Free Astronomy Magazine – May-June 2021 Issue Available For Reading And Download

Above: No doubt saving the hi-def cameras for the bigger chassis. Ingenuity's shadow as captured during its second official flight (taken too late for issue inclusion). [NASA/JPL-Caltech]

The most recent issue of Free Astronomy Magazine (May-June 2021) is available for your reading and downloading pleasure at

Yet another Mars 2020 mission success that cut uncomfortably close to the submission and translation deadline for the magazine, and humbled yet again by its inclusion as the cover story (although the mission probably had something to do with it).

Point of fact, this issue is unique in that both sides of my parents' families also have some level of contribution to featured articles. For Ingenuity, this connection comes from my mother's side, where my Aunts Anglia and Shelly both work for AeroVironment, one of the component manufacturers. As for the two articles about M87, my genius (not used lightly) cousin George Wong, A.B.D. was a contributing researcher to the first study, including the imaging of the supermassive black hole at its center.

Theo's hairs no longer standing on end as the successful first flight is announced by JPL Project Manager MiMi Aung on

The second of the two articles, "How to measure the relativistic jet of M87," is an interesting combination of imaging and straightforward math by authors Aniceto Porcel and Miguel Sánchez to obtain a quality estimate of a feature that any equipped amateur astronomer could manage to capture photons of. The ALPO now has its own exoplanet division – if amateurs can detect and monitor exoplanets from their backyards (one almost giggles at the thought of how fast the community has adopted and adapted to advancements in optics and detectors), something as blindingly bright as the relativistic jets from a number of known candidates should be an easy catch for a future imaging and dimensional estimate award.

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Free Astronomy Magazine – March-April 2021 Issue Available For Reading And Download

Above: Taken from the descent stage, a snapshot of Perseverance rover from about two meters above the Martian surface. This image was sent down the coiled umbilical into Percy for later transmission before the descent stage disconnected from the rover and flew off to a safe distance. [NASA/JPL-Caltech]

The most recent issue of Free Astronomy Magazine (March-April 2021) is available for your reading and downloading pleasure at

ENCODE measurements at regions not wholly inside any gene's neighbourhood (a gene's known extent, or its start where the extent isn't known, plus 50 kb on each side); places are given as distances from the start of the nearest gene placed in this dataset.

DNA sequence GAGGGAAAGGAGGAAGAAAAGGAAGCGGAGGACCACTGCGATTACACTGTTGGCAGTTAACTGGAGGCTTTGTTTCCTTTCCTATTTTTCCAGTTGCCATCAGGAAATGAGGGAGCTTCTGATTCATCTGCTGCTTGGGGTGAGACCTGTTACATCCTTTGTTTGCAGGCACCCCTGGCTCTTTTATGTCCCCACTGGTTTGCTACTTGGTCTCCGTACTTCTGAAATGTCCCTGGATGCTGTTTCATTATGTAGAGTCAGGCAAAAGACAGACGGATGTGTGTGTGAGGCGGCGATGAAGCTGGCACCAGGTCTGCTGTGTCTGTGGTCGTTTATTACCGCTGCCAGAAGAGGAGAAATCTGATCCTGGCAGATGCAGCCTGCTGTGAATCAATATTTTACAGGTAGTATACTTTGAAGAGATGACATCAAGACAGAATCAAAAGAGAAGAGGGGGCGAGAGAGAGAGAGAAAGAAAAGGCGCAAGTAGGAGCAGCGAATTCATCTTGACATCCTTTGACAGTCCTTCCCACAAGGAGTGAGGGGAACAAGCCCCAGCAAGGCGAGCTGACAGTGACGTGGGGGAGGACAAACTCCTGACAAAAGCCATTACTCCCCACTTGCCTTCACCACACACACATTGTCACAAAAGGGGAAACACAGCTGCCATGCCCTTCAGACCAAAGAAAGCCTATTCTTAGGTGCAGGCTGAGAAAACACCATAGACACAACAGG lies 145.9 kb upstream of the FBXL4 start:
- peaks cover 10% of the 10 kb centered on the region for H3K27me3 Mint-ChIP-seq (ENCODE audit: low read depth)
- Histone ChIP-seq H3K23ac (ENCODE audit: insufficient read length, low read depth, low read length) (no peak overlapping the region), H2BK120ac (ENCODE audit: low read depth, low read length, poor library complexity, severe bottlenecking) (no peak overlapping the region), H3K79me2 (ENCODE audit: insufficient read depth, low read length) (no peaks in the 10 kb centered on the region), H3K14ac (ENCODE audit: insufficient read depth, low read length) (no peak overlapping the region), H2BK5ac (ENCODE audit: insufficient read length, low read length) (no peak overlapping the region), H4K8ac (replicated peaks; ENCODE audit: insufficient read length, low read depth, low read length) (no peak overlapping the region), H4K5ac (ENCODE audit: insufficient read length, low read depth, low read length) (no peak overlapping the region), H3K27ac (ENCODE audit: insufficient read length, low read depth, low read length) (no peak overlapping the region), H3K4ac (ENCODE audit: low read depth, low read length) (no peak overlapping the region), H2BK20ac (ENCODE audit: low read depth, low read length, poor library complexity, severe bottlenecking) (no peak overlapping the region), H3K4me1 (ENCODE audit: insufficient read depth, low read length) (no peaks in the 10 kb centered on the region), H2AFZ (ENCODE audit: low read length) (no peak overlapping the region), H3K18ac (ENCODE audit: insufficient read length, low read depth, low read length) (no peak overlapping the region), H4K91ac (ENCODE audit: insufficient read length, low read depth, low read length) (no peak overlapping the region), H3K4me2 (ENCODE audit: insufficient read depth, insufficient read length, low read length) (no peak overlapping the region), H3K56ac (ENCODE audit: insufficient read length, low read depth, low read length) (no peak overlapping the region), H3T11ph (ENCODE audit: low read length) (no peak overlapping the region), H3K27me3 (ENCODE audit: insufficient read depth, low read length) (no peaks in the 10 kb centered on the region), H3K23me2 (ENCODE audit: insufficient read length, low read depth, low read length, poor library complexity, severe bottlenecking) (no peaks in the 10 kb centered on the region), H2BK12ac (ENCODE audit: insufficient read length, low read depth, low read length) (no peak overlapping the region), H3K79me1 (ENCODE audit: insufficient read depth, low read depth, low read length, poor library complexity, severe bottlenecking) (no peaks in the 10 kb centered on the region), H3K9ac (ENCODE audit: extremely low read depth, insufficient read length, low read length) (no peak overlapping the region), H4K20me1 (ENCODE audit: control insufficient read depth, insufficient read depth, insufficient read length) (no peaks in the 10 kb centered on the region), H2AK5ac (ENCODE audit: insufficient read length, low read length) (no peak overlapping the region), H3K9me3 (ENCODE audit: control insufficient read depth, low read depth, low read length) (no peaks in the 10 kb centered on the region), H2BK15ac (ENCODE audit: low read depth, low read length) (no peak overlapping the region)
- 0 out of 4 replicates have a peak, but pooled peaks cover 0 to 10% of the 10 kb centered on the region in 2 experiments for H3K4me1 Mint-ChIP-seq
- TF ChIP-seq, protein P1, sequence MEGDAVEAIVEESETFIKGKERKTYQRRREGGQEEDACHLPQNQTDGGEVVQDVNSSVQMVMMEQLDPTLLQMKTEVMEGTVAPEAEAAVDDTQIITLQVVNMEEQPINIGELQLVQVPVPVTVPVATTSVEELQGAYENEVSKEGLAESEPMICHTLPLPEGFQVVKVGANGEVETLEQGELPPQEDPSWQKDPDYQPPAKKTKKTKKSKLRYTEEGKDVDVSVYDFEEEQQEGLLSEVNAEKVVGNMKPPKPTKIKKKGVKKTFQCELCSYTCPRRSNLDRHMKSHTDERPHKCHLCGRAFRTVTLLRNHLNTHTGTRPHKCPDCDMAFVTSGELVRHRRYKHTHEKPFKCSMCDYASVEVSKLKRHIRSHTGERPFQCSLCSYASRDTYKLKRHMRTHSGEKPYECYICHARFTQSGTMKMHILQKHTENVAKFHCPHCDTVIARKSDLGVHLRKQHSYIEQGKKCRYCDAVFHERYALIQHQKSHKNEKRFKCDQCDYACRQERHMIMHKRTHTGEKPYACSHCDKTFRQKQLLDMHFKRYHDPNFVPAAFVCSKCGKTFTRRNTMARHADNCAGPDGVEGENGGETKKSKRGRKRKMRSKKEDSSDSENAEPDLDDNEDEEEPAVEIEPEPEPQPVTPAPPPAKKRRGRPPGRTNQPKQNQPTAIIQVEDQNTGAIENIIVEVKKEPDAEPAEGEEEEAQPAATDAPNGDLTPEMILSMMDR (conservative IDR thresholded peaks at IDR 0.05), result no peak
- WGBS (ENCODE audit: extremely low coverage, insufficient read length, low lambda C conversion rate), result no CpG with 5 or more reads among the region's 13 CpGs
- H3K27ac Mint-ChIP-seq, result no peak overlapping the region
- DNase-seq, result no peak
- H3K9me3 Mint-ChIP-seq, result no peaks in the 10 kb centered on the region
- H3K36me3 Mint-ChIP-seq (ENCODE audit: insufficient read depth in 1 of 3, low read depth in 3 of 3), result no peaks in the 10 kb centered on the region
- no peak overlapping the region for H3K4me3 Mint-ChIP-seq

The entire issue celebrates the successful (fortunately) landing of Perseverance by summarizing the history of all five NASA rovers (Sojourner, Spirit and Opportunity, Curiosity, "Percy") – with as much Martian eye candy as will fit into 60-ish pages.

For those who'd never heard of Jezero Crater before discussion of the descent on the live feed, I refer you to the Jan/Feb 2020 issue for a full background.

For the record – Percy’s landing on the 18th did not leave a whole lot of time to prep a full article that then needed to be translated into three other languages by the 28th. Additionally, it would have been awful (on many levels) to put together a full article on all of the exciting science and imaging to be done by Percy and Ingenuity – only to then have to scrap the whole article if the rover itself ended up as scrap on the surface (or several feet below depending on the speed of impact).

That said, the landing of Curiosity was exceptional and nine years is a long time to perfect a technique. As such, the final article only required a few changes of verb tense and the “Nixon-Apollo 11” alternate version was not necessary to have out early for its separate translation. In the words of Thomas Zurbuchen as he tore the thin stack of papers up during the first press briefing, “Here’s for the contingency plan!”

I will say, however, that the last-minute-ness of the prep may have resulted in a few glitches working their way into the final edition. People finding them means people are reading, so all the better. As expressed to our fearless leader Michele and in the words of Paul Valéry, “Aux yeux de ces amateurs d’inquiétude et de perfection, un ouvrage n’est jamais achevé, – mot qui pour eux n’a aucun sens, – mais abandonné."

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Jump to the PDF download (18.7 MB): March-April 2021